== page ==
The planetarium-like Tholos Theater at Hellenic Cosmos – the Foundation of the Hellenic World’s cultural center in the Greek capital – now offers the chance to enjoy a virtual tour of the Acropolis as it was in the Golden Age of Athens.
“Let’s go, Irakli!” Dimitris Efraimoglou, the FHW’s managing director, exclaims happily to the technician in charge of the Tholos projectors. Seated in one of the theater’s velvet seats, it’s like I’m in a time machine, landing in Pericles’ Athens back in the 5th century BC. As if by magic, the buildings of the Sacred Rock of the Acropolis loom in front of us, impressive and with many colorful details.
Imposing doors open right before our noses, revealing rooms with statues, artifacts and weapons, while around us are temples and other buildings, such as the home of the Arrephoroi, the young women who were chosen to serve the goddess Athena for a year. The room with their beds opens up before us, together with the space where they would play ball games, when not required to help weave the robes that would be used to dress the wooden statue of the goddess at the Erechtheion during the Great Panathenaia festival.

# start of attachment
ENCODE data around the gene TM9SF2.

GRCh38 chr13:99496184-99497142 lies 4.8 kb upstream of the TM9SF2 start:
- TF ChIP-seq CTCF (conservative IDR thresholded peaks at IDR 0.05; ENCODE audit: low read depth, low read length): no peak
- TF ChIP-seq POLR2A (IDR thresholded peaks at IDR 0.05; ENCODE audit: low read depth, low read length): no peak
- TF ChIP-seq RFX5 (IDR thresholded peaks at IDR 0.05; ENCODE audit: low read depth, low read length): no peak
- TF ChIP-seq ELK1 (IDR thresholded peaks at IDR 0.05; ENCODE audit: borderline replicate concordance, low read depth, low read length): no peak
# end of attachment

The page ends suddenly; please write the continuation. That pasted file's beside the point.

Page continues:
A new production
For the duration of the thrilling experience of being immersed in this virtual world, we are accompanied by the voices of museum guides Niki Tsiouni and Panagiota Stellaki telling us about structures which in today have been lost to time: the sanctuaries of Zeus Polieus and Artemis Brauronia, the Chalkotheke, the elaborate decoration of the Parthenon and its magnificent gold and ivory statue of Athena.
This tour of all of the great works of Athenian architecture, created when the city was at the peak of its political, military and artistic powers, is the latest interactive production created by the Foundation of the Hellenic World. It was produced in cooperation with professor of classical archaeology Panos Valavanis, a beloved figure at the University of Athens who speaks in a manner that is direct and straightforward. He has frequently noted how, “in the Parthenon, as in all of the major works, nothing is by chance.”
The elegant structure to our right is the Temple of Athena Nike. The Propylaea, at the entrance to the Acropolis, “the most monumental of ancient Greek architecture,” seems to embrace thousands of visitors. The Pinacotheca (picture gallery) with its paintings and chaise longues resembles a clubhouse for officials.